“Oh, you need a cardiograph. I wear mine on my wrist.” She shoved a watch-thing in my face.
Best leave it there. I was pretty sure Jessica wasn’t familiar with the homely comforts of a cardigan. She raised her arms then folded herself in half to touch her designer-trainer clad toes. “I can hold this position for a whole minute. Now you try.” Her buttocks faced me menacingly.
“I-I’m not sure …” I edged towards the exit.
“No? We’ll have to change that, won’t we?”
“Yes,” she said unfolding herself. “I’ll start the music. Now, let’s see what you’re made of.”
A tin of spam flashed itself into my mind.
“We have such a hot playlist.”
“Do you play requests? What about some Miles Davies?” I asked her departing back.
“Oh! What A Feelin!” screamed the loudspeakers in a distinctly un-jazzy way.
Jessica started to swivel about, others joined in, and I had a moment of fellow-feeling with the old hall as it creaked and groaned around us.
“Bop Bada Ba, Bop Bada Ba,” boomed the soundtrack
“Come on,” she said looking at me. “Get your stride on!”
Just then a curly-haired lady with intelligent eyes appeared at the entrance. She nodded to Jessica then closed the door. Jessica tore across the room and wedged the door open again.
“This,” she explained to the lady, “is the pulse-pounding-beat-pumping- boundary-testing-world-of-Jazzercise. We get hot, the door stays open.”
“It’s just our group’s about to start.”
“So …” Jessica folded her arms.
“Well, your music’s rather loud, isn’t it? Perhaps creative writing and jazzercise don’t mix too well.” The lady shrugged. “I suppose we exercise different muscles.”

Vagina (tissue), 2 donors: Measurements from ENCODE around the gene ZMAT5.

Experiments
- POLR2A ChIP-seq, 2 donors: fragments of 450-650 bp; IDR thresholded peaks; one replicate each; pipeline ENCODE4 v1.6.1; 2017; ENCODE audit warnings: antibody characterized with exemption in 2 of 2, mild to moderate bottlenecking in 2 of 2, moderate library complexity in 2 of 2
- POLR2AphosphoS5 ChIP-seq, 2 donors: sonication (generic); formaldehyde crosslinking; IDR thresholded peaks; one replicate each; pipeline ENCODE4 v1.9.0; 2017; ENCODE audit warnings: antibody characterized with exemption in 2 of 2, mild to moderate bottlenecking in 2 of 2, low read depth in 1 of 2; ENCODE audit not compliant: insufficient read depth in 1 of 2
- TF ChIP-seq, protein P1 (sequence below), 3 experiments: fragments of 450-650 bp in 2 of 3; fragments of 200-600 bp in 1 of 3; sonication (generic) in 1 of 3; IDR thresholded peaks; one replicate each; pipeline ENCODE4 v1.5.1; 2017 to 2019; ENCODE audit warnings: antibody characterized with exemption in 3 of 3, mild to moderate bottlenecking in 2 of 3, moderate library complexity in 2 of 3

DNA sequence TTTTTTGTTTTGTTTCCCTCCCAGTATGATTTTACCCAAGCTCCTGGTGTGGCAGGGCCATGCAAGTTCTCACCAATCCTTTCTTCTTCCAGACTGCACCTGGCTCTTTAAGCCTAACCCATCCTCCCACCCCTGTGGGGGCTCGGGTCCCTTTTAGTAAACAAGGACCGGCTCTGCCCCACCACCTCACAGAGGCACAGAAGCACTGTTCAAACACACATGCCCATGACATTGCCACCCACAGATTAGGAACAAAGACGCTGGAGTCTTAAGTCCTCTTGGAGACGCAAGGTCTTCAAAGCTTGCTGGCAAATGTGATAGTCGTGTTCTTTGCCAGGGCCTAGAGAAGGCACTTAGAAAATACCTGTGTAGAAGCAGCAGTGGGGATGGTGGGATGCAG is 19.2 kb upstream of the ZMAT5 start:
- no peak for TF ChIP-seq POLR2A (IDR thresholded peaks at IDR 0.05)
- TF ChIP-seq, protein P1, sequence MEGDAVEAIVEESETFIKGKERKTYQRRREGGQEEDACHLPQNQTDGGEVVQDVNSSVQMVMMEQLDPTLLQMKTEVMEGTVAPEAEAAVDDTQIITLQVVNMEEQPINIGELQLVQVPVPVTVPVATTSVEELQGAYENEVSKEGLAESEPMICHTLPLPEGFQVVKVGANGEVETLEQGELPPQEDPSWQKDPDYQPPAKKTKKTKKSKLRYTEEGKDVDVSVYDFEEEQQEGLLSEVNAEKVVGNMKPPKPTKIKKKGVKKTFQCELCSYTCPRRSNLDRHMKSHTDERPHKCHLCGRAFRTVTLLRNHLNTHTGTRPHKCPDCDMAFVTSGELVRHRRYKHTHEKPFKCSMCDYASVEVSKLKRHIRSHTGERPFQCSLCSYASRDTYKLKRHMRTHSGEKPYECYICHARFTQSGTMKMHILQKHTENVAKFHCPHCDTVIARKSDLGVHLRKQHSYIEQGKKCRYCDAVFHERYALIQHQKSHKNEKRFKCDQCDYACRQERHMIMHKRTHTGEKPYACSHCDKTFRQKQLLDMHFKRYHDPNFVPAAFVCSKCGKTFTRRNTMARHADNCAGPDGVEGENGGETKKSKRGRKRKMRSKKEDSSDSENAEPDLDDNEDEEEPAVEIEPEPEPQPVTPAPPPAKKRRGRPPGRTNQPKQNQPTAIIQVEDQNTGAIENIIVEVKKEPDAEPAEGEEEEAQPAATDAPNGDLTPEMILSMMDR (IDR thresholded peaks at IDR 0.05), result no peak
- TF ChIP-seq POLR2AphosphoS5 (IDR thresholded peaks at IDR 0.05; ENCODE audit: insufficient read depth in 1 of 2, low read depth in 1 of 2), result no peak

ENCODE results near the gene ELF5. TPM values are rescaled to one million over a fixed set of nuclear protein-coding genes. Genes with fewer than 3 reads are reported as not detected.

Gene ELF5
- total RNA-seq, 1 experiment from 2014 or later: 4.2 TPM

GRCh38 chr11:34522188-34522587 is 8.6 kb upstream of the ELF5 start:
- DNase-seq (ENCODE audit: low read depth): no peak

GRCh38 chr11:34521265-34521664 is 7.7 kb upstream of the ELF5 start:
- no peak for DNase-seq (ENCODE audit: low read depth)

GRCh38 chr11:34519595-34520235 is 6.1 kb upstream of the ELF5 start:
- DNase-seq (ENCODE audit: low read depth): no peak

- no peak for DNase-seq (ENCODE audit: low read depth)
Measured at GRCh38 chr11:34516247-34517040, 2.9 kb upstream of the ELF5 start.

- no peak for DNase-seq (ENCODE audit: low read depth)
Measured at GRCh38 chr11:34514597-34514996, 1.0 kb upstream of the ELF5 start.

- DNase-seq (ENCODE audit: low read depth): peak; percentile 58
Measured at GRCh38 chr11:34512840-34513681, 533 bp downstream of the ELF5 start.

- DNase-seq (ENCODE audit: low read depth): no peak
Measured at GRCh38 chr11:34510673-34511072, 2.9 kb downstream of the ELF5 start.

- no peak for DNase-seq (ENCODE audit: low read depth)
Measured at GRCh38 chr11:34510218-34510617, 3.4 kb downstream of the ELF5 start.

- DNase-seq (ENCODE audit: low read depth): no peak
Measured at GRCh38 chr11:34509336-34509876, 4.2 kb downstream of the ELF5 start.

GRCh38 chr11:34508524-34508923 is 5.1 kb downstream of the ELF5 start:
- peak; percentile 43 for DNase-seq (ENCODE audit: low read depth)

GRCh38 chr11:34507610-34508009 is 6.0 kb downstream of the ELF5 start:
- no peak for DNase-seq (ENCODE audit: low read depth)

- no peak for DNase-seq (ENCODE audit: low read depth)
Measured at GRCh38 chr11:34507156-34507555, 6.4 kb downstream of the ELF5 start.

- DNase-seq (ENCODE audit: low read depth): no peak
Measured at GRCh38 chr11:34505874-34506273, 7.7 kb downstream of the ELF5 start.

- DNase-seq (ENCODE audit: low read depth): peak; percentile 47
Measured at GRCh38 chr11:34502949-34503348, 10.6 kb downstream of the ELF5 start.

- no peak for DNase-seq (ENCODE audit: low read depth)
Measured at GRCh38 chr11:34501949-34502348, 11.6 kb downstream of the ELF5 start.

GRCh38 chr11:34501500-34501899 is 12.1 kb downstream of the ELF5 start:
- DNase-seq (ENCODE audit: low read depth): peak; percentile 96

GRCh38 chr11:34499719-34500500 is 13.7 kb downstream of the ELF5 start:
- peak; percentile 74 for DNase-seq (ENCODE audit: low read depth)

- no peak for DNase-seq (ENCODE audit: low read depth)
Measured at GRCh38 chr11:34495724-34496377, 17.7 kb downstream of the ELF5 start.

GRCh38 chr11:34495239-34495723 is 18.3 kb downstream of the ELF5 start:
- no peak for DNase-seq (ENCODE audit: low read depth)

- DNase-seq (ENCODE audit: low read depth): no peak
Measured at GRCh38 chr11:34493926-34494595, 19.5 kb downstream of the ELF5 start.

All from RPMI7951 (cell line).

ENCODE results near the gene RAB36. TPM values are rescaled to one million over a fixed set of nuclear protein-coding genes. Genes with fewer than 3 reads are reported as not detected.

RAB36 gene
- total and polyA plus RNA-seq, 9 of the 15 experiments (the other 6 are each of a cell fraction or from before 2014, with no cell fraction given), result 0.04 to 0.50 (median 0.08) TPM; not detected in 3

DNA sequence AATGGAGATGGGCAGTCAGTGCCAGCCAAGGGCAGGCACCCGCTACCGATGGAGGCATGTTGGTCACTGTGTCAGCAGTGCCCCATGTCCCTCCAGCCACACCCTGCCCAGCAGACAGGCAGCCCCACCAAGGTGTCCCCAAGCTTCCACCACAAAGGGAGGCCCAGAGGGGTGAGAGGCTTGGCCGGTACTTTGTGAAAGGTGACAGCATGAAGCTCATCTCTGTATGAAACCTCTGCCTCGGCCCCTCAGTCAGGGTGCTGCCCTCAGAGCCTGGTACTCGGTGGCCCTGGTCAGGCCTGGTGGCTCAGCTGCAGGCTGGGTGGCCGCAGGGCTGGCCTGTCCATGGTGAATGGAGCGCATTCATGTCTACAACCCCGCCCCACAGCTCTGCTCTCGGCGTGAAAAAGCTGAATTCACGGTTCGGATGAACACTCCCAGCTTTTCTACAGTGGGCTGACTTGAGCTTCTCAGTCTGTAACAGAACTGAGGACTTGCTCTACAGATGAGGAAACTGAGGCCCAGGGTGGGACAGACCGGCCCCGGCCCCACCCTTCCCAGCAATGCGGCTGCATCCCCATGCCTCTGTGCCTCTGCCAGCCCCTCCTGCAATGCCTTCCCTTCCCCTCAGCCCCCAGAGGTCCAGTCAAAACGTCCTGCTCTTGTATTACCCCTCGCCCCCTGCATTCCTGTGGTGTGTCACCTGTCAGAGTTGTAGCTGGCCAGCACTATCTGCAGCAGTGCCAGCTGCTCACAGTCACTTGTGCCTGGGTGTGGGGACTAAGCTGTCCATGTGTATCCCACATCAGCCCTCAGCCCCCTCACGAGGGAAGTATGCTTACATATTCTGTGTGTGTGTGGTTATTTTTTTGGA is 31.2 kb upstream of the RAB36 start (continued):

Jessica huffed and flounced away.
“I’ll close the door, then,” the lady said. I slipped out behind her and peeped at a group of people in the smaller hall. A friendly-looking man with wavy hair said something and they all consulted pieces of paper; one nodded, another shook her head, a few laughed.
Creative writing? Umm…
I took a deep, deciding breath and opened their door.
“Any vacancies?” I asked. “It’s just I think I’ve been in the wrong exercise class.”
The Green Jug
It satisfies my eye, the small green jug
with micro-heated milk for breakfast coffee.
Pale green, cheap – everyday crockery
called by my Irish grandmother ‘delft’ –
though nothing allied to Holland’s blue and white.
But it had the line of beauty,
sat on the painted dresser in our kitchen.
Mother filled its small neck with Saturday violets
bought with sixpence sixty years ago.
I see them spilling purple against
the curve of the eau-de-nil lip.
my grandmother dying in a hospice room,
beneath kind sheets.
thirsty and rambling, asked for water;
‘Give me the green jug from the dresser
-a drink from that’,
moving an arm towards where she saw the dresser.
And I saw it too, there in the hospice room,
the green jug small on the shelf;
see it here in my hand as I pour the heated milk.
By Valerie Quinlivan
By Alan Kearsley
"Have you written that one?"
"Yes. It won't go down well, but I'm ready for the next."
"Just one more after this. Listen carefully and don't interrupt this time."
"Got it. It's a bit harsh, I think."
"It's not for you to do the thinking. Now, write down the last one, number ten."
"Done it. That's another they're not going to like. Can I go now?"
"Hold on a minute. I've decided we need a final one. Here it is. Thou shalt not quibble”.
Please note that for all three of the above competitions the judges decision is final in all matters. Judges and Organisers will not enter into any correspondence/discussion with any entrant.